An annual survey recently conducted by Ernst & Young Global Limited (EY) shows that many companies remain unimpressed or indifferent towards the threat of cybercrime, according to a recent article published by CNBC. The amount of constant “cyberattacks” and increased “number of high-profile and costly breaches” has not yet turned the view of “nearly half of top executives” surveyed away from cybercrime as being “low risk“, according to the article.
Reports over the past few months have profiled breaches involving major retailers, according to the article, including Target and Neiman Marcus and invasions of Experian, the well-known credit information provider. Still, according to the article, “phone interviews with 2,700 managers across 59 countries in the Americas, Asia-Pacific, Europe, the Middle East and Africa” have revealed a very unexpected response. The article indicates that security and other authorities who deal with fraud related events around the globe have theories regarding their views.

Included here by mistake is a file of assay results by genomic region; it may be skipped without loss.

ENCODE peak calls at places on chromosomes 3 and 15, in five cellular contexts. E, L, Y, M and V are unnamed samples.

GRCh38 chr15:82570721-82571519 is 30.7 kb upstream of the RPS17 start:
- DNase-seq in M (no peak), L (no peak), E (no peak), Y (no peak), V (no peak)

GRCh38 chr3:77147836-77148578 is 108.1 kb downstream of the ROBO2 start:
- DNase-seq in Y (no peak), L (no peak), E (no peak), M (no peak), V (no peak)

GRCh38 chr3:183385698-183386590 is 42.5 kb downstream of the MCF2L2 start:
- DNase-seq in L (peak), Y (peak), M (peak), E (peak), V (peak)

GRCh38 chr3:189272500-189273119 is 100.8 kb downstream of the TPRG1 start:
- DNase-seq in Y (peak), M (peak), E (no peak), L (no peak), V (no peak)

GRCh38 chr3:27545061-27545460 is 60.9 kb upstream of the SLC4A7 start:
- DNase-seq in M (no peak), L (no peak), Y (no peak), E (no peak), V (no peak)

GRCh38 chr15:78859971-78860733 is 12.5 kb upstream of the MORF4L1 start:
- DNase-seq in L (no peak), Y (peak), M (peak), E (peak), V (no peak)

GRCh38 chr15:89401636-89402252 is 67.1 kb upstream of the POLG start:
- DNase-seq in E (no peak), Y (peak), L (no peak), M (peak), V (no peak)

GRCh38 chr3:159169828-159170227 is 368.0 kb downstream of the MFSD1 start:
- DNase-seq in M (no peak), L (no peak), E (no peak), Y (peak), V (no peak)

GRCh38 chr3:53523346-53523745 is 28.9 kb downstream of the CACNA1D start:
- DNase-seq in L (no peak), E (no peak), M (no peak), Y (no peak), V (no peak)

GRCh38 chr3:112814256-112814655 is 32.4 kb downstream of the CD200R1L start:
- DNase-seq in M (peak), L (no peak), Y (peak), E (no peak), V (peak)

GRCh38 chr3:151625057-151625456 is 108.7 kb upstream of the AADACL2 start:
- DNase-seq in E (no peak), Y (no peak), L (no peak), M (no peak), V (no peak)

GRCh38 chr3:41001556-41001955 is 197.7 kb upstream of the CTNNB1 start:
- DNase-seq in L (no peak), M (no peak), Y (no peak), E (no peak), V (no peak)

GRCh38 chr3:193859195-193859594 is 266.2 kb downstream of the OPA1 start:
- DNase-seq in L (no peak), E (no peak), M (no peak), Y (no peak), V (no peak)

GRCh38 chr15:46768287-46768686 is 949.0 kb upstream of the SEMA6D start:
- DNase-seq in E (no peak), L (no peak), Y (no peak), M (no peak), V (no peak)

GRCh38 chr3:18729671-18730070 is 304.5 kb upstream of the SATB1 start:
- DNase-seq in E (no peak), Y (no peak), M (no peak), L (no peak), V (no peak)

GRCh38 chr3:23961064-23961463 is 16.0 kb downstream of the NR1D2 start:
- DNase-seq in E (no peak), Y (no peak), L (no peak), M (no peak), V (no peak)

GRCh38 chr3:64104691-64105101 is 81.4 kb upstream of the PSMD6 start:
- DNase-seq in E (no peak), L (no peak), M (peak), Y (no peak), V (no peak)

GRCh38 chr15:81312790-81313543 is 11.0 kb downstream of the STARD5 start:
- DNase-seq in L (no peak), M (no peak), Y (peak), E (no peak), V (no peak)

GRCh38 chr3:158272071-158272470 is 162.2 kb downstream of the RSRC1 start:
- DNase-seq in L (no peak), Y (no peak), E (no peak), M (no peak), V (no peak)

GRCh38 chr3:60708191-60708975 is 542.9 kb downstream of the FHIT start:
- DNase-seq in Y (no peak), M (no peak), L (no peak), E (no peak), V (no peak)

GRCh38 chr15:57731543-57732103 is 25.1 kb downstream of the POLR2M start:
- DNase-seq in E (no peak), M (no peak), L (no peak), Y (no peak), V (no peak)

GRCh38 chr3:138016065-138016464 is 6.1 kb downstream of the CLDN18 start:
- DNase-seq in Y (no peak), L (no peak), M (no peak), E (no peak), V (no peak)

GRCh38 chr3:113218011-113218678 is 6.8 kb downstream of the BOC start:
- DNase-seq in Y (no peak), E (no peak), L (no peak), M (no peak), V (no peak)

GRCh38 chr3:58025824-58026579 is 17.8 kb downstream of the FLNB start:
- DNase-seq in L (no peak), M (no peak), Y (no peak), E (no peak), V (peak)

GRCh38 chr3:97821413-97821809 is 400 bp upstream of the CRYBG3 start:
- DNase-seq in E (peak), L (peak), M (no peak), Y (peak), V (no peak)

David Stulb, Ernst & Young’s head of fraud investigation and dispute services, was quoted in the article saying, “It may be that the nature of the threat is misunderstood, with 48 percent of respondents being most concerned with the risks posed by hackers, compared with significantly lower proportions concerned by potentially more damaging threats such as organized crime or ‘advanced persistent threats. There is not a government in the world that is not providing advice to corporations on how they can better protect intellectual property.”